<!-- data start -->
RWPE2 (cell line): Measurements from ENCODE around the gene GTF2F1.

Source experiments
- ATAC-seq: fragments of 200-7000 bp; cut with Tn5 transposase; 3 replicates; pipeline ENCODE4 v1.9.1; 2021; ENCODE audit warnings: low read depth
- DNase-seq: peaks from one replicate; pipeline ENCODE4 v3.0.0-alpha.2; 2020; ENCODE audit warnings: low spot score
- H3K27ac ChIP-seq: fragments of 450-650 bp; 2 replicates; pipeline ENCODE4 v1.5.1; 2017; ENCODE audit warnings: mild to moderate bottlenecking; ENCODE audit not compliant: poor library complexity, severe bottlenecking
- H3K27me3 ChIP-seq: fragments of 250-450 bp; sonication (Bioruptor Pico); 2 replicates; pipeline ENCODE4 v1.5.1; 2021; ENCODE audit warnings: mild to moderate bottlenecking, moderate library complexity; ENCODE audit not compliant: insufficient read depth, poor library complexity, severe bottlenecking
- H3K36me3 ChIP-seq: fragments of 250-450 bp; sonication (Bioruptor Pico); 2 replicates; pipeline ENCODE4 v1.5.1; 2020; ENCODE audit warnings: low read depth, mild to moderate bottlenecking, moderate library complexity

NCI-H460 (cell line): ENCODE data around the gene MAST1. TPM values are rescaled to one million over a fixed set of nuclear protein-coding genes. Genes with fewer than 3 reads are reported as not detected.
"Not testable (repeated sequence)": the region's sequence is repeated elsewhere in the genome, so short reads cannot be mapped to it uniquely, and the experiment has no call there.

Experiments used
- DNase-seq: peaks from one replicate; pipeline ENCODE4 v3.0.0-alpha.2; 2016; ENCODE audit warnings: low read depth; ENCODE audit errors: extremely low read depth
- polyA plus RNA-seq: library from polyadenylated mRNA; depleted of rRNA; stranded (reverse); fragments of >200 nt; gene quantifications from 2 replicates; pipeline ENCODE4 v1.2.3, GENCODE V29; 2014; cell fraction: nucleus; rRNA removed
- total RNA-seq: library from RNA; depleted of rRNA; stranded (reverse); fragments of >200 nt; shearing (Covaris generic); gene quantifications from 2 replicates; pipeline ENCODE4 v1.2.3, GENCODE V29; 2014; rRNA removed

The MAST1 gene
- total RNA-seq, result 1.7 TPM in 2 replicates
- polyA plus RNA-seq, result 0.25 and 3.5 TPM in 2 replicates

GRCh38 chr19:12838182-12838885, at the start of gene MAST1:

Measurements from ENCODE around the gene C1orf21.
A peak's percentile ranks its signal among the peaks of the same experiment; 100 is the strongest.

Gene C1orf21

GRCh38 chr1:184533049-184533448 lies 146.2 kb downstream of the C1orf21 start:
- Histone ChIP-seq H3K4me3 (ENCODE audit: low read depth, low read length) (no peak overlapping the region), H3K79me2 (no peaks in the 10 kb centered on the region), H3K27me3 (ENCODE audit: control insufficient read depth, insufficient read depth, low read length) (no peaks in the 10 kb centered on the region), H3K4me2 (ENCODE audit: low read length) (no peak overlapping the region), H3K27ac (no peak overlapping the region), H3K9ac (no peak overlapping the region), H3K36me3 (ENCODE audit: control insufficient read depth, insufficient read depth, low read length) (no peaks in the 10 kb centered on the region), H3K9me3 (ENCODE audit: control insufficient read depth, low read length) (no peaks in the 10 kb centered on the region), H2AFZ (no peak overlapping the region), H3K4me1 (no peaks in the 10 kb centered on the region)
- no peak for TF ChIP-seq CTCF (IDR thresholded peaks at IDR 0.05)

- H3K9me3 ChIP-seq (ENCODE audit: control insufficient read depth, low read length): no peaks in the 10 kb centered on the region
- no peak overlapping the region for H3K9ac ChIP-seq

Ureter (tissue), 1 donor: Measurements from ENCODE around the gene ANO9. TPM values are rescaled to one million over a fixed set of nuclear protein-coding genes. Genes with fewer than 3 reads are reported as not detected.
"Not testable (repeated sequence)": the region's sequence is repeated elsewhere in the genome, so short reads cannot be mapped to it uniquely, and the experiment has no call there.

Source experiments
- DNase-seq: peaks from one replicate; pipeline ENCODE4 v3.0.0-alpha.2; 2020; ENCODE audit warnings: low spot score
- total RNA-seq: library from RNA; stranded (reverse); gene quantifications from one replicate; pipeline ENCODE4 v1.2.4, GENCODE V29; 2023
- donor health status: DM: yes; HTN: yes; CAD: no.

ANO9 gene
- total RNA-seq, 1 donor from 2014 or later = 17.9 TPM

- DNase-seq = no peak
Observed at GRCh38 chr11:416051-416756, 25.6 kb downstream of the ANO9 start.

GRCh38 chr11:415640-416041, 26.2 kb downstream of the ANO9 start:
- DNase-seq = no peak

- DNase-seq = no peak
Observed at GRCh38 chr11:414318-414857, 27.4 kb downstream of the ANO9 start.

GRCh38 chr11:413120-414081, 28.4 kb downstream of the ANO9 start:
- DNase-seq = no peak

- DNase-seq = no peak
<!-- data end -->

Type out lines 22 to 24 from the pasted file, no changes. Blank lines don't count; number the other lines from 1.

- Histone ChIP-seq H3K4me3 (ENCODE audit: low read depth, low read length) (no peak overlapping the region), H3K79me2 (no peaks in the 10 kb centered on the region), H3K27me3 (ENCODE audit: control insufficient read depth, insufficient read depth, low read length) (no peaks in the 10 kb centered on the region), H3K4me2 (ENCODE audit: low read length) (no peak overlapping the region), H3K27ac (no peak overlapping the region), H3K9ac (no peak overlapping the region), H3K36me3 (ENCODE audit: control insufficient read depth, insufficient read depth, low read length) (no peaks in the 10 kb centered on the region), H3K9me3 (ENCODE audit: control insufficient read depth, low read length) (no peaks in the 10 kb centered on the region), H2AFZ (no peak overlapping the region), H3K4me1 (no peaks in the 10 kb centered on the region)
- no peak for TF ChIP-seq CTCF (IDR thresholded peaks at IDR 0.05)

- H3K9me3 ChIP-seq (ENCODE audit: control insufficient read depth, low read length): no peaks in the 10 kb centered on the region